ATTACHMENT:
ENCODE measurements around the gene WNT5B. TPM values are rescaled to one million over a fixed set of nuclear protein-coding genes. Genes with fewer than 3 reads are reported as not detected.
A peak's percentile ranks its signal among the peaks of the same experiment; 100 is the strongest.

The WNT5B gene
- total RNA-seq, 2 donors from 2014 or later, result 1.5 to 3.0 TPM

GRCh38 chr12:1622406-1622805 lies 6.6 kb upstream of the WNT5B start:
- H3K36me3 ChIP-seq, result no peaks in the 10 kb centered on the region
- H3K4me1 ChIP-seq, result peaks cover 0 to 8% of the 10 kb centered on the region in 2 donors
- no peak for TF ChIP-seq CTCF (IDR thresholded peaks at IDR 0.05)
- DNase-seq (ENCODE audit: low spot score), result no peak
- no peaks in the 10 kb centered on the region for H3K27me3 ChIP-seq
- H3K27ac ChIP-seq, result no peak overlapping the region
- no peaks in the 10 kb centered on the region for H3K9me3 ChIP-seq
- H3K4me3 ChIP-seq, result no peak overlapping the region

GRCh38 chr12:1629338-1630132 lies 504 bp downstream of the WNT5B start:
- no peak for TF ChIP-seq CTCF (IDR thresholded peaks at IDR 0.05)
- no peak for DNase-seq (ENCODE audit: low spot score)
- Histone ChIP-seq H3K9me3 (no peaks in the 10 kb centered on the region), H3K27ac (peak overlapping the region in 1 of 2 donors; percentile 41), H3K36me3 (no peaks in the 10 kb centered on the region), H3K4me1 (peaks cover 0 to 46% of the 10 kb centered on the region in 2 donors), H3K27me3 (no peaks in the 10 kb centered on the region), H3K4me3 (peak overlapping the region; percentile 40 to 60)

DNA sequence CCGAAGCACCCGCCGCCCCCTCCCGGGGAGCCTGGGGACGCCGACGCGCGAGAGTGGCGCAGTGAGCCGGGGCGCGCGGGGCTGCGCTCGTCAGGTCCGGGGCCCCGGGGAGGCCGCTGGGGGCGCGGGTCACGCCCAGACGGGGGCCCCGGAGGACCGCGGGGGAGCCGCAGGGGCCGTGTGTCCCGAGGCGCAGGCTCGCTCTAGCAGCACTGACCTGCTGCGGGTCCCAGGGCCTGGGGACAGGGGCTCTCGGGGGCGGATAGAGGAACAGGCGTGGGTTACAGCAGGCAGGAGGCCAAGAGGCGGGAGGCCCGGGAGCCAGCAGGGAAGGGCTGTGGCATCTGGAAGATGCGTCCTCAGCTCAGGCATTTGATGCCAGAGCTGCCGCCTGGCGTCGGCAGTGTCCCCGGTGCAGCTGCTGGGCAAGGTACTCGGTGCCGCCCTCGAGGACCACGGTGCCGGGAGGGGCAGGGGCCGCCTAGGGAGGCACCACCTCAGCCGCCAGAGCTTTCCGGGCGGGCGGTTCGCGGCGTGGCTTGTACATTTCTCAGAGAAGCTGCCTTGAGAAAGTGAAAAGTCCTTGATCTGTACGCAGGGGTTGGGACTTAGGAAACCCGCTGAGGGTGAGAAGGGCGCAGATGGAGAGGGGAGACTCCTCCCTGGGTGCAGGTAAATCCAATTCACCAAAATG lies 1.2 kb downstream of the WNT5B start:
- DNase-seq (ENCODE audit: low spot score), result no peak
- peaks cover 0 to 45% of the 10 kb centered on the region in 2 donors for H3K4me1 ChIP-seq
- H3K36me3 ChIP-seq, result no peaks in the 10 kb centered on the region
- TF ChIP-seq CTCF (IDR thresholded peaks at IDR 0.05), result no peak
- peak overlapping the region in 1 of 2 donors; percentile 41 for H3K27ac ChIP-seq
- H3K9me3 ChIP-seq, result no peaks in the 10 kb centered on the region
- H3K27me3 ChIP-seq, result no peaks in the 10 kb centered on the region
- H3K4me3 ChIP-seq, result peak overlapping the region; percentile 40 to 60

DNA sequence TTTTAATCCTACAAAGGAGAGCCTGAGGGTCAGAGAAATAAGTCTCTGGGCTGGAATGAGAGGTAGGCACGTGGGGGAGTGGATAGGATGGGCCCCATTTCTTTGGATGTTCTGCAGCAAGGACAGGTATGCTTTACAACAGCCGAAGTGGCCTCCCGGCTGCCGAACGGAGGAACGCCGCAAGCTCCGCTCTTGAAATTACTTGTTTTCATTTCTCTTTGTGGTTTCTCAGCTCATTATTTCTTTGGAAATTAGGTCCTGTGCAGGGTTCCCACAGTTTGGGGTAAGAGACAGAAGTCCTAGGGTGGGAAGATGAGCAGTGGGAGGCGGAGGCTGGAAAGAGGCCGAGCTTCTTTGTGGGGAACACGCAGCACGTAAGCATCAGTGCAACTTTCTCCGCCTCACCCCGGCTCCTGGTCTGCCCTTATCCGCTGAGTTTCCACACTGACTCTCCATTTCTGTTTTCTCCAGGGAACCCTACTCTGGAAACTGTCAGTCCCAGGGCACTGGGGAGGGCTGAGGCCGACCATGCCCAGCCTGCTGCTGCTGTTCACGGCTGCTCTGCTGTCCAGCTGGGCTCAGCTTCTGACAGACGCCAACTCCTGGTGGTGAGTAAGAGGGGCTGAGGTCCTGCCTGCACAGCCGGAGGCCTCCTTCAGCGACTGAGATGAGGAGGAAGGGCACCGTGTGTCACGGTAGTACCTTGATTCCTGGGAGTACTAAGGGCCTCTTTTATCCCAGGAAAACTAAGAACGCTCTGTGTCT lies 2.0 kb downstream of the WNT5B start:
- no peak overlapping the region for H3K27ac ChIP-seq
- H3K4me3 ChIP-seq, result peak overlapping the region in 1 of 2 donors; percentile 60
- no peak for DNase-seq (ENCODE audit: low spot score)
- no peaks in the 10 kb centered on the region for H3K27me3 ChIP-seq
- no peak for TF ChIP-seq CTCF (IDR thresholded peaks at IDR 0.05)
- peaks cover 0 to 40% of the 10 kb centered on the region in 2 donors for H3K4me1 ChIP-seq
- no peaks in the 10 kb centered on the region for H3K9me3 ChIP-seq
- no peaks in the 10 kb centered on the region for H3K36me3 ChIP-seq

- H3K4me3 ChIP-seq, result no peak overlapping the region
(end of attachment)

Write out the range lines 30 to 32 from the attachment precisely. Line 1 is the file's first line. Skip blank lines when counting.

- no peak for DNase-seq (ENCODE audit: low spot score)
- no peaks in the 10 kb centered on the region for H3K27me3 ChIP-seq
- no peak for TF ChIP-seq CTCF (IDR thresholded peaks at IDR 0.05)